Alembic Global Advisors said in a report this week that the smoother flow through Cushing has sent more crude to the Gulf Coast from prolific fields including the Bakken Shale in North Dakota and Permian Basin in West Texas.
James Sullivan, an analyst with Alembic, wrote that a resulting oversupply is depressing Gulf Coast prices, and may increase enthusiasm for more investment in transportation from the Bakken and Permian directly to the east and west coast.
Board Docs - Dec 10, 2013 - Charles County Commissioners’ Meeting
1.06 [9:45 a.m.] Briefing/Approval: Standard Operating Procedures (Ms. Deborah Hall, Deputy County Administrator)Read more...
La Plata High School’s It’s Academic team earned the top spot in the annual Charles County Public Schools (CCPS) competition held Dec. 4 at Thomas Stone High School.
The La Plata three-member team of Matthew Kamin (team captain), Colin McNulty and Sarah Bard won in the championship round against Thomas Stone and Maurice J. McDonough high schools to earn first place. Thomas Stone earned second place in the championship round, followed by McDonough in third place.
Each year, the first-place team goes on to compete in a regional match. This year’s match is against Magruder and Stonewall high schools and airs April 5 on NBC4. The second-place winner at the county level earns a chance to also compete in a regional match to air in early fall.
Brokers are reporting that some of their clients are in insurance limbo as they wait for the error to be corrected by HHS or their states.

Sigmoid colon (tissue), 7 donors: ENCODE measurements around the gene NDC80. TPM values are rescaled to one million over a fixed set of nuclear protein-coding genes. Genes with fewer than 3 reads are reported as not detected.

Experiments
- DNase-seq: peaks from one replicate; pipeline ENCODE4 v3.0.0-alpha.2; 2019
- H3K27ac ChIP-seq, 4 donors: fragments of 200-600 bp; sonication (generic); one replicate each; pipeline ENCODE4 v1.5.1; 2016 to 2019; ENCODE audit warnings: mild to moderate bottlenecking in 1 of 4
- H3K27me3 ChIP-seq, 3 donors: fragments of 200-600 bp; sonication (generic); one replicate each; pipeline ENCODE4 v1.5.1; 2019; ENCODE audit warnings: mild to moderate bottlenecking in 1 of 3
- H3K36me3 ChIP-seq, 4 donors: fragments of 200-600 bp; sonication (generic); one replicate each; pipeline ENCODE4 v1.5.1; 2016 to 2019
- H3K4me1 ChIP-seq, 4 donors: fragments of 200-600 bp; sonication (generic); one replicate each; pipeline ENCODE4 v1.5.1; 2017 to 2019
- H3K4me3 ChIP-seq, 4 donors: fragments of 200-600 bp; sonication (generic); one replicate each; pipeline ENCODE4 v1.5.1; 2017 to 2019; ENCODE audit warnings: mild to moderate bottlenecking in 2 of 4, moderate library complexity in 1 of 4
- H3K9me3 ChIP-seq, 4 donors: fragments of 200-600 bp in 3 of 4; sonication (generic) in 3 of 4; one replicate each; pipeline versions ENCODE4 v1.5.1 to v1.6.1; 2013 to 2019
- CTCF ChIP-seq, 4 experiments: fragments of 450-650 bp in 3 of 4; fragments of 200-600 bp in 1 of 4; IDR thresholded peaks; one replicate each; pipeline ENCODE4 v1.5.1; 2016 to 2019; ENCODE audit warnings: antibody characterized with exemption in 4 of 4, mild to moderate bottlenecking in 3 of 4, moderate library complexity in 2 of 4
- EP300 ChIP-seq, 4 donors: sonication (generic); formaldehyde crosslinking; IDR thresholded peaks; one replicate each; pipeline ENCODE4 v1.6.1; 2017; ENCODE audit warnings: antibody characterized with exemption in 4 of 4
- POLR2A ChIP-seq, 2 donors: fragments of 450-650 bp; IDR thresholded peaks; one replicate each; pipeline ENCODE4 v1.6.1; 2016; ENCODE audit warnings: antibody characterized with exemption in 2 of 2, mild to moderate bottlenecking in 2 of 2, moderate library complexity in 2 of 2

The federal health care exchange is incorrectly determining that some people are eligible for Medicaid when they clearly are not, leaving them with little chance to get the subsidized insurance they are entitled to as the Dec. 23 deadline for enrollment approaches.
State and industry officials haven’t quantified the problem yet, but the National Association of State Medicaid Directors may release information next week after following up on reports from around the country, says Executive Director Matt Salo.
Here’s what happens: When consumers applying for insurance put their income information into subsidy calculators on HealthCare.gov — the exchange handling insurance sales for 36 states — it tells them how much financial assistance they qualify for or that they are eligible for Medicaid. If it’s the latter, consumers aren’t able to obtain subsidies toward the insurance, although they could buy full-priced plans.
The National Security Agency isn’t the only government entity secretly collecting data from people’s cellphones. Local police are increasingly scooping it up, too.
Armed with new technologies, including mobile devices that tap into cellphone data in real time, dozens of local and state police agencies are capturing information about thousands of cellphone users at a time, whether they are targets of an investigation or not, according to public records obtained by USA TODAY and Gannett newspapers and TV stations.
The records, from more than 125 police agencies in 33 states, reveal:
Blood transfusions are among the most common medical procedures at U.S. hospitals, but when it comes to this lifesaving treatment, more is not always better.
Patients receiving too many blood products — blood, plasma, and so on — are more likely to experience medical complications, including infections and organ damage.
A growing number of hospitals hope to reduce these risks by limiting their use.Read more...
...choose a $2,000 alternative.